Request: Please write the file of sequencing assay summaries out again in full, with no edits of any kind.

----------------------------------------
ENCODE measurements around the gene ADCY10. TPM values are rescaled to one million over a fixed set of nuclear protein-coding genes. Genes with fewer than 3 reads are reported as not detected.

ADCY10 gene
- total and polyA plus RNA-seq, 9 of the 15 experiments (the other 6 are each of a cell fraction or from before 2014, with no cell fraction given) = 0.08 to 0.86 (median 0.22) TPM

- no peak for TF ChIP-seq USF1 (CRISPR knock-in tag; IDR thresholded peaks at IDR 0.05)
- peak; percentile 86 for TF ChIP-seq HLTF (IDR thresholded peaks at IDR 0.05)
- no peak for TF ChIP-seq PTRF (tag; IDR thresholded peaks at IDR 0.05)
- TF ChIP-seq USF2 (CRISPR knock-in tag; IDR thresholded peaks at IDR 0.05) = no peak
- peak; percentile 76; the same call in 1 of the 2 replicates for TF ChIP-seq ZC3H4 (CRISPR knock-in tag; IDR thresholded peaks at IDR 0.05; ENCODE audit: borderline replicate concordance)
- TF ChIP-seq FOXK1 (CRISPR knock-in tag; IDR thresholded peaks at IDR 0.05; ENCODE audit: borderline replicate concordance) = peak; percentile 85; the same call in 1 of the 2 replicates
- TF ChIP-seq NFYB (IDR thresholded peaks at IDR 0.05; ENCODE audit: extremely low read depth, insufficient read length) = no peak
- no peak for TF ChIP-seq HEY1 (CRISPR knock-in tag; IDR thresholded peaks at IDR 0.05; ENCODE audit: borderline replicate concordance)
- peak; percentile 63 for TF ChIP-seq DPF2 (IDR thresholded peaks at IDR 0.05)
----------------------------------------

ENCODE measurements around the gene ADCY10. TPM values are rescaled to one million over a fixed set of nuclear protein-coding genes. Genes with fewer than 3 reads are reported as not detected.

ADCY10 gene
- total and polyA plus RNA-seq, 9 of the 15 experiments (the other 6 are each of a cell fraction or from before 2014, with no cell fraction given) = 0.08 to 0.86 (median 0.22) TPM

- no peak for TF ChIP-seq USF1 (CRISPR knock-in tag; IDR thresholded peaks at IDR 0.05)
- peak; percentile 86 for TF ChIP-seq HLTF (IDR thresholded peaks at IDR 0.05)
- no peak for TF ChIP-seq PTRF (tag; IDR thresholded peaks at IDR 0.05)
- TF ChIP-seq USF2 (CRISPR knock-in tag; IDR thresholded peaks at IDR 0.05) = no peak
- peak; percentile 76; the same call in 1 of the 2 replicates for TF ChIP-seq ZC3H4 (CRISPR knock-in tag; IDR thresholded peaks at IDR 0.05; ENCODE audit: borderline replicate concordance)
- TF ChIP-seq FOXK1 (CRISPR knock-in tag; IDR thresholded peaks at IDR 0.05; ENCODE audit: borderline replicate concordance) = peak; percentile 85; the same call in 1 of the 2 replicates
- TF ChIP-seq NFYB (IDR thresholded peaks at IDR 0.05; ENCODE audit: extremely low read depth, insufficient read length) = no peak
- no peak for TF ChIP-seq HEY1 (CRISPR knock-in tag; IDR thresholded peaks at IDR 0.05; ENCODE audit: borderline replicate concordance)
- peak; percentile 63 for TF ChIP-seq DPF2 (IDR thresholded peaks at IDR 0.05)